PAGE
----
Zain Al Sharaf Wahbeh

London, UK | Researcher & Designer |

Project Title: Image as Archive
Identies/Ideas in Artists Work: Restorative cultural practices in the digital sphere
Location: Digital space

Home to my paternal great grandparents, Al-Manshiyya was a Palestinian neighborhood that was once situated in the North of Jaffa. It faced perpetual mass destruction under a brutal Zionist colonial occupation, between 1948 and the present day.

To confront the erasures of Al-Manshiyya’s infrastructure, land, and culture, 'The Image as an Archive' was founded as an architectural practice that attempts to virtually reconstruct the most relevant aspects of this now-absent neighborhood. To achieve these reconstructions, I referred to an extensive range of scarce photographs and personal testimonies that were collected from interviews and schematic drawings.

Grounded in street-level interactions, the following reconstructions showcase typical Arabo-Islamic design features like window grills and traditional shopfronts, as well as domestic furniture that was characteristic of Arab Palestine before the 1948 Nakba (exodus). They chart an alternative territory, by framing the most up-close and personal rudiments of a once-thriving Palestinian neighborhood. In doing so, ‘The Image as an Archive’ aims to address Al-Manshiyya’s destruction, by enabling its audience to experience its vernacular past through contemporary modes of visualization. In these digital reconstructions, a persistent and unforgettable trace of a seemingly untraceable neighborhood is carefully materialized through architectural and documentary tools.

How do you reclaim the collective sensory experiences that will tell the story of your community? 

I strongly believe that the 'Image as an Archive' reclaims my Palestinian hometown’s collective sensory experiences through a detailed audiovisual reimagination of its now-demolished residential and commercial spaces. By translating a wealth of fragmented archival research into an immersive journey of Al-Manshiyya’s vernacular past, I strived to make accessible its spatial memories and nostalgias to a wider digital audience.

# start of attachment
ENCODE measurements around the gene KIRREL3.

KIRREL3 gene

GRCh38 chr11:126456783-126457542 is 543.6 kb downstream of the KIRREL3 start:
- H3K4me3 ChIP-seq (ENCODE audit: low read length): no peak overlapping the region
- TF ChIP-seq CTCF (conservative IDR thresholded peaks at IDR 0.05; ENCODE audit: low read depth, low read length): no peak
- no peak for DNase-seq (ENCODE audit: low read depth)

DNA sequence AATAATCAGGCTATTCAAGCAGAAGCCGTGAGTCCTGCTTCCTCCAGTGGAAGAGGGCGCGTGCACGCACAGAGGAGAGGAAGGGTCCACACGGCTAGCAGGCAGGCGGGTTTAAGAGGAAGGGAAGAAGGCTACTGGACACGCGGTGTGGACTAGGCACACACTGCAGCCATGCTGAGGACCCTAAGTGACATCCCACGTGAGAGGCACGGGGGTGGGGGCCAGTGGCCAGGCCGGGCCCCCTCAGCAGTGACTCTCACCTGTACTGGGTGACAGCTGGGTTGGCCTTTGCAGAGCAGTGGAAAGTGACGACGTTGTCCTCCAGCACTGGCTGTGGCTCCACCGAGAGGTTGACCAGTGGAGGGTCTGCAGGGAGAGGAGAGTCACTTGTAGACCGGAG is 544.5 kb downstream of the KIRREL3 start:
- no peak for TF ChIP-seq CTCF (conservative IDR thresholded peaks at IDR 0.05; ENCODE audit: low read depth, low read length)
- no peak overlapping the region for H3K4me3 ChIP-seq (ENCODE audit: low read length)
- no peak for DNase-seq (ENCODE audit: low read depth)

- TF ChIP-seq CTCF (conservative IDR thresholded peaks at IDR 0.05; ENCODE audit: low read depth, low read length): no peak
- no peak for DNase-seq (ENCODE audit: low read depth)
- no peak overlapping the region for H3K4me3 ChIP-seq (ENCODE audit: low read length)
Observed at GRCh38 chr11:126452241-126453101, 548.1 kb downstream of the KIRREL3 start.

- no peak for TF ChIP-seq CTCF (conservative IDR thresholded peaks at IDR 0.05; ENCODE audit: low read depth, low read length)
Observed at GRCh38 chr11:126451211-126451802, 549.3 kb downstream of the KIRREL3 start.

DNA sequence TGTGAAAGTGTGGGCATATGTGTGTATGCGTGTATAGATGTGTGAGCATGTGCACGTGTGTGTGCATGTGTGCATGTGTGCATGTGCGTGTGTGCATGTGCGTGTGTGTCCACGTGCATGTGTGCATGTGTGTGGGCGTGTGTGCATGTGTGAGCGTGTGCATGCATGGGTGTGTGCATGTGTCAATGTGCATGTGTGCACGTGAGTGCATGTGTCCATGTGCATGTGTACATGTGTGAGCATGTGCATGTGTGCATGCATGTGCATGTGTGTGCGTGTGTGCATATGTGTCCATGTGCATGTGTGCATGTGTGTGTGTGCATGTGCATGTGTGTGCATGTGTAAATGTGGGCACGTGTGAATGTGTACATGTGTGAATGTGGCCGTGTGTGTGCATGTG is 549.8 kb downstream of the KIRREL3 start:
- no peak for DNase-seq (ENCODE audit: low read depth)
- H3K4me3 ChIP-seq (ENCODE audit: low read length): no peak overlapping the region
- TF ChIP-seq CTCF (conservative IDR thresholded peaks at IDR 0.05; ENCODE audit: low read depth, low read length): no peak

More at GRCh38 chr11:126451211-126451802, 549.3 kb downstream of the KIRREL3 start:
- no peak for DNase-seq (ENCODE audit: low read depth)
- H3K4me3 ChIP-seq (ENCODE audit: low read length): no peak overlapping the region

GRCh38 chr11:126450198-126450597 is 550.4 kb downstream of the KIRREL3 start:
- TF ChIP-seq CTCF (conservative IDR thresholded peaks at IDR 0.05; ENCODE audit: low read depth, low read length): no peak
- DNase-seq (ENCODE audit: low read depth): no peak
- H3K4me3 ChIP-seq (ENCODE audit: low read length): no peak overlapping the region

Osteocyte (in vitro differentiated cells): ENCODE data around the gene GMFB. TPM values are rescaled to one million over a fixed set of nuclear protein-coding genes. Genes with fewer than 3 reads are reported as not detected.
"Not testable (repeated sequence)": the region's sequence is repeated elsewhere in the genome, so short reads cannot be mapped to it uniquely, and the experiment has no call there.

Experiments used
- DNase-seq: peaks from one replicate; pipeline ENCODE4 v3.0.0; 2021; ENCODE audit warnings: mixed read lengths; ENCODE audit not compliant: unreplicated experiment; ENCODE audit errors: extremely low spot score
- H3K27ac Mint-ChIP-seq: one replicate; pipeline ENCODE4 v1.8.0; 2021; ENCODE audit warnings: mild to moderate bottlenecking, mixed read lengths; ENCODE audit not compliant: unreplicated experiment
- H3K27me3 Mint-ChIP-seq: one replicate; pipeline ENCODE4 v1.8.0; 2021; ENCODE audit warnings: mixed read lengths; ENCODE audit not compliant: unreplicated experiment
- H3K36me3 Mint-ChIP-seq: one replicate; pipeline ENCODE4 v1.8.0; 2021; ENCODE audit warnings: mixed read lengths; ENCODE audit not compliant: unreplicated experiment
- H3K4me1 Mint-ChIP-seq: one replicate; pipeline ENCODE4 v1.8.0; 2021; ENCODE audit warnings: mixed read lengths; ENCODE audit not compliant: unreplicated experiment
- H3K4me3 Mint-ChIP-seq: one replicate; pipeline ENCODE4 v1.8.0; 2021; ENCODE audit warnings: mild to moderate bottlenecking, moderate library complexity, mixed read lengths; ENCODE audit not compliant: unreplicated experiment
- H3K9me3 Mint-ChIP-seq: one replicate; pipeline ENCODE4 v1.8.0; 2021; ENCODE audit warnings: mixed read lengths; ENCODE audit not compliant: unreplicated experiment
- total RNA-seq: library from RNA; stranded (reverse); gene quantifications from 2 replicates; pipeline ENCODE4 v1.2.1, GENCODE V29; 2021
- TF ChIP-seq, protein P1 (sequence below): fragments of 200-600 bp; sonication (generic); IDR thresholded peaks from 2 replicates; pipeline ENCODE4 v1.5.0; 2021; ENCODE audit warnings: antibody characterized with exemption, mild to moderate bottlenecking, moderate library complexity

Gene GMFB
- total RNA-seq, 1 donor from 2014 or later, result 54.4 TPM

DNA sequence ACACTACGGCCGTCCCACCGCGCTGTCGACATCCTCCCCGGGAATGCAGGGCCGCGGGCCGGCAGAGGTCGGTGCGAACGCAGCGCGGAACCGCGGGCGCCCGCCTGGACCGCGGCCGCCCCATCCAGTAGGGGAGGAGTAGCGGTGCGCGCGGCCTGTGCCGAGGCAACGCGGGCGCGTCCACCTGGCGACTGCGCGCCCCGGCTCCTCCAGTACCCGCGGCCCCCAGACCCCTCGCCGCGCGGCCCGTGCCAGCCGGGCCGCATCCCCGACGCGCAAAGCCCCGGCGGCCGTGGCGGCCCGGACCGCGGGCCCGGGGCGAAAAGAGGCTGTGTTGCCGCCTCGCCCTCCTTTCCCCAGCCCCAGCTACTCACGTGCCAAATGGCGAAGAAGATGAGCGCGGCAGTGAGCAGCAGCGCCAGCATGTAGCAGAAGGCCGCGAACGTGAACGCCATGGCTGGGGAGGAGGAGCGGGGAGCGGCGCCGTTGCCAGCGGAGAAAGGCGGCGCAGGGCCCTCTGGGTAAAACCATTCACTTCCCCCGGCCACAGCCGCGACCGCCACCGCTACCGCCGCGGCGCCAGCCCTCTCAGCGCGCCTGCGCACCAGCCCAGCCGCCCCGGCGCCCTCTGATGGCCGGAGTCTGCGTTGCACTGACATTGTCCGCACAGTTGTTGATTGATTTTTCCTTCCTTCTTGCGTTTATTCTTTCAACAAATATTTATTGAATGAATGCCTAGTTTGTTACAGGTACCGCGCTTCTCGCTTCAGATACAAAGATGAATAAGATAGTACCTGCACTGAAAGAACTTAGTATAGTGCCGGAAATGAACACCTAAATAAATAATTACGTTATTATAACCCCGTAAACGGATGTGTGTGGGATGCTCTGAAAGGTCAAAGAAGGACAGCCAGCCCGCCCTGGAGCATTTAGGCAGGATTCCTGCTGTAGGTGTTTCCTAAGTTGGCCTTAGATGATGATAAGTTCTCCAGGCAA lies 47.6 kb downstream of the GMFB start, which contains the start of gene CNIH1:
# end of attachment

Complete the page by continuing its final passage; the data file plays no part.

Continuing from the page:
Chiefly derivative of the voices of Palestinian exiles, these accounts not only corroborate definitive evidence of my hometown’s existence, but also function to conjure up valuable socio-cultural interactions that constituted Palestinians’ daily lives before the 1948 Nakba (exodus): the sharing of meals, housing, and market transactions. This investigative practice is, therefore, committed to promoting a public multicultural discussion with which to document and raise awareness to the untold Palestinian narratives that remain largely understudied in mainstream academia. By reconstituting the Palestinian collective memory in Al-Manshiyya’s urbanity, this project wishes to challenge its historical and cultural erasures and immortalize its socio-spatial legacy.

Who is your audience? How do you imagine your work will inspire change?

I primarily dedicate my work to diasporic individuals worldwide, and particularly Palestinians, whose hometowns are physically out of reach due to unjust geopolitical circumstances. I could only hope that this practice will empower those who have faced a perpetual exclusion of their cultural identity to honor and preserve their heritage in their artistic practices.

Is there a call to action you want the reader to do or take?

Born in Jordan and raised in the United Arab Emirates, Zain Al-Sharaf is a London-based Palestinian researcher, designer, and postgraduate Architecture student at the Royal College of Art. She obtained her Part I qualification in Architecture from the University of Edinburgh in 2019.

As a Part II Architecture student at Royal College of Art, Zain Al-Sharaf has actively confronted the dissolution of the Palestinian vernacular under the Zionist occupation in her hometown, through multidisciplinary archival practices. To problematize the extinction of Jaffa’s Arab urbanity, she conducts speculative reconstructions of its urban-communal-memories using digital modeling and rendering software. Her forensic and journalistic endeavors have since been invested in promoting social justice, biopolitical inclusivity, and cultural restoration.